Attorney-General of Canada v. Giroux

Supreme Court of Canada – [1916] 30 D.L.R. 123

Quebec Indian ActLands reserved for IndiansProperty

This case confirms that an Indian can buy land for himself, even land that used to be a part of a reserve. The Court confirms the fiduciary duty of the Crown, since it must manage Indian’s monies and lands in their best interest.


Can an Indian buy from the Crown land previously held in benefit for his tribe?


Yes. It is not forbidden to sell lands that used to belong to Indians to an Indian (unanimous decision, for different reasons).


Between: Canada

And: Pierre Giroux


At issue in this case is the rightful ownership of a tract of land situated in the County of Lake St. John, Quebec. In 1851, a statute was adopted by the legislative assembly of the Province of Canada authorizing the creation of Indian reserve under the management of the Commissioner of Indians for Lower Canada (Henderson, 1980: 180).

In 1853, an Order-in-Council set lands apart for the benefit of the Montagnais of Lake St. John, today known as Mashteuiatsh. The reserve lands were vested in the Commissioner, pertaining to the 1851’s statute. In 1869, the Montagnais of Lake St. John band surrendered part of their reserve to the Crown in order to sell the lands for their benefit.

In 1873, Giroux bought half of Lot No. 3 of the former reserve. In 1878, the other half of Lot No. 3 was sold to Philippe, a member of the Montagnais of Lake St John band. In 1889, Philippe’s tract of land was seized by the county sheriff following a court decision against him. Giroux bought the half-lot at an auction. The Crown opposed the sale under the claim that it still was the owner of the lands in question.


Canada: Since Philippe was an Indian, the Indian Act forbade him from acquiring tracts of reserve land. Even if the sale to Philippe is considered valid, its effect was to transfer the ownership back to the Crown as the half-lot became part of the reserve again. Therefore, as Indian land, it was preclude from taxation and seizure.

Pierre Giroux: The law did not preclude the sale of already surrendered Indian lands to Indians. The sale to Philippe was valid; therefore he has the rightful half of the Lot No. 3 at the time of the auction.

Decision of the lower courts

Superior Court of Quebec, District of Chicoutimi (1914): The case is dismissed.

Court of King’s Bench (1915): The decision of the lower Court affirmed by the majority.

Reasons for Judgement


Fitzpatrick, Idington, Duff, Anglin, Brodeur


Canada’s arguments are rejected.

Fitzpatrick: Canada’s arguments are fallacious. It would have implied the only factor to determine the right of a buyer to purchase a lot was its race. In the same line of reasoning, Philippe, having paid the same amount as the other buyers, would only be allowed to a certificate of occupation, known then as a location-title, instead of full ownership. In addition, there is no prohibition to sell former Indian Lands to an Indian, even though such situation was exceptional at that time. Also, s. 64 of the same Act recognize Indians the capacity to own real estate.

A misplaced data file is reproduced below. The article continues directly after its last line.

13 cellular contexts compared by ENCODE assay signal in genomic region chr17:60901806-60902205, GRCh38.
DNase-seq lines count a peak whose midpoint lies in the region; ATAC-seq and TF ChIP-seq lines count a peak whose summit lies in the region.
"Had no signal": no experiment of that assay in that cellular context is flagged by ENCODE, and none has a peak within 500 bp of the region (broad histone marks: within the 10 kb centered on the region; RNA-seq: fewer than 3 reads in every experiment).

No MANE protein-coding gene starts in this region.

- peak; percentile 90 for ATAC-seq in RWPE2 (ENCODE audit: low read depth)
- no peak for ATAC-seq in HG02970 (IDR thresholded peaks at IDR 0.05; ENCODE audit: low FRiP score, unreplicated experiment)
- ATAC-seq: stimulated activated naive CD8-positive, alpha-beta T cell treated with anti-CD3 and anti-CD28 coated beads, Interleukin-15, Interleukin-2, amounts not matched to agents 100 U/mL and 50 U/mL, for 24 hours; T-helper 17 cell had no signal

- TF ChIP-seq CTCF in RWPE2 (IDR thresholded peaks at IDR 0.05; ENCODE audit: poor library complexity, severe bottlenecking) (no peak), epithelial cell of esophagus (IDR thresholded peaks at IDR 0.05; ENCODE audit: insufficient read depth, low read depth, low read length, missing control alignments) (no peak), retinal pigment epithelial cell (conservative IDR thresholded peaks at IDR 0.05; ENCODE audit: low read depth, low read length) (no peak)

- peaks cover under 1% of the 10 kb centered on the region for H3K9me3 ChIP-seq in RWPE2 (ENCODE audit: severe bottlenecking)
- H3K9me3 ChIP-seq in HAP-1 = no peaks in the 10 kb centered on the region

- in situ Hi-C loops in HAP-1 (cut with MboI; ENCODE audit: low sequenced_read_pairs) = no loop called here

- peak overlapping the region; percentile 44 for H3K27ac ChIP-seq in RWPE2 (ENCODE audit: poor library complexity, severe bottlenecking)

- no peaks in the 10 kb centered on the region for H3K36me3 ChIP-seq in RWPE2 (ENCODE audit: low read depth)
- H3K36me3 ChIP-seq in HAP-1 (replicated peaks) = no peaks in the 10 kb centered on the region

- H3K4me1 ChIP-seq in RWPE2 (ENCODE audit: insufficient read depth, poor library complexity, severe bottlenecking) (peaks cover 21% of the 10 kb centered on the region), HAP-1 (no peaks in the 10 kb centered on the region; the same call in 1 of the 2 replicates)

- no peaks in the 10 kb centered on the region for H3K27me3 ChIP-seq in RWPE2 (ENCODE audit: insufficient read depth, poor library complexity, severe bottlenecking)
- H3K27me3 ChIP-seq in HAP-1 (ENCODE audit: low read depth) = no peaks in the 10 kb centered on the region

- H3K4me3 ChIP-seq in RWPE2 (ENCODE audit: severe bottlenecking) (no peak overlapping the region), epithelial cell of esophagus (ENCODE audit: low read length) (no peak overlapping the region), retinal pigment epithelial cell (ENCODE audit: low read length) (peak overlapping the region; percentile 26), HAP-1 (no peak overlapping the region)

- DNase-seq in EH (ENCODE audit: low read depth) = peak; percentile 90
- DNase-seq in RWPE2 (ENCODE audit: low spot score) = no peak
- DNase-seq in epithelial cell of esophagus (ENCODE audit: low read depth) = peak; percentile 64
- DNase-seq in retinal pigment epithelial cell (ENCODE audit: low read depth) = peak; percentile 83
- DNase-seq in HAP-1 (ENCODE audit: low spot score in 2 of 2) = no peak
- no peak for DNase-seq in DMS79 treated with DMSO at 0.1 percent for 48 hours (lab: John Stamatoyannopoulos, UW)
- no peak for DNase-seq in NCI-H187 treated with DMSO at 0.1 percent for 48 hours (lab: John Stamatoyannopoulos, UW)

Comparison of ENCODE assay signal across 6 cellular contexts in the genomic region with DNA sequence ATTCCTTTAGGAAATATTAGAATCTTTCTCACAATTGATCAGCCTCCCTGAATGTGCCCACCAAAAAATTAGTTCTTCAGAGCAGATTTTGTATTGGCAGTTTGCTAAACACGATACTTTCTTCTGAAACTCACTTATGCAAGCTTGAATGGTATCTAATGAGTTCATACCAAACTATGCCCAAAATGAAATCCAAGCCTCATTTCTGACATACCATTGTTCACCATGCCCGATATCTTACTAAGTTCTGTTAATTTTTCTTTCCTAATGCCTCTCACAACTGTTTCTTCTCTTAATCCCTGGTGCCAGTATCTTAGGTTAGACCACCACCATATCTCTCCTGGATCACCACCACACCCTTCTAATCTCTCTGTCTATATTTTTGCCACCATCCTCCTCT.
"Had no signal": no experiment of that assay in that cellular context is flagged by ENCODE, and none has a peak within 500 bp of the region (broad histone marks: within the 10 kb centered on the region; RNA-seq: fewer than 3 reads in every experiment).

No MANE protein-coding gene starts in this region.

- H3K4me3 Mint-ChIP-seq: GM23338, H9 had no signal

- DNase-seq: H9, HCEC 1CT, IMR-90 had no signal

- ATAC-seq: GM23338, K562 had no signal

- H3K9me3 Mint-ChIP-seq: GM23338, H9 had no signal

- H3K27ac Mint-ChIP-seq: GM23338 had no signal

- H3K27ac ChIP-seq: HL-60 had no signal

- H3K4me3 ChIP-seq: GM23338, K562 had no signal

Duff: The Indian Act only exempts property held by an Indian from taxation and from execution if it is located on a reserve. There is no intention in the Act to extend this exemption to Indian’s property outside the reserve. Anglin sided with him. He qualified the interest of a band in its reserve land as a beneficial ownership since it is the Crown that exercise the land-related rights, but must do it accordingly to its fiduciary duty towards Aboriginal. That interest remains in the Crown’s hand as long as the concerned band continues to exist; and even after the surrender of their land to the Crown in trust.

Brodeur: Due to the Crown’s fiduciary obligation to the Montagnais of Lake St. John band, it was duty-bound to sell the surrendered lands to the first buyers who manifested themselves in the band’s best interest. Philippe wanted to purchase half-lot, and nothing in the Indian Act prohibited a band-member to do so. Giroux’s title in the half-lot in question is valid.

Indington wrote another concurring opinion.


This decision contributed to further define the notion of Aboriginal title by affirming the existence of a beneficial interest in favour of an Aboriginal community even after its traditional lands have been surrender to the Crown. (Burrows, 1996: 635-636).

This Indian interest can be the basis for stronger ownership right for Aboriginal, meaning that in some cases, band members can truly owned part of their original reserve (Brun, 1985: 417 and 426). This more rational approach to the surrender of Indian lands was rejected by the following Star Chrome case (Henderson, 1980: 180-181).

Related Cases

Attorney-General for Quebec v. Attorney-General for Canada Re Indian Lands, [1921] 1 A.C. 401

Cardinal v. Attorney General of Alberta, [1974] S.C.R. 695

Guerin v. The Queen, [1984] 2 S.C.R. 335


Brun Henri. 1985. “Possession et la réglementation des droits miniers, forestiers et de réversion dans les réserves indiennes au Québec”, in McGill Law Journal 30: 415-457.

Burrows John. 1996. “With of Without You: First Nation in Law (in Canada)”, in McGill Law Journal 43: 629-665.

Henderson William B. 1980. “Canada’s Indian Reserves: The Usufruct in our Constitution”, in Ottawa Law Review 12: 167-194.

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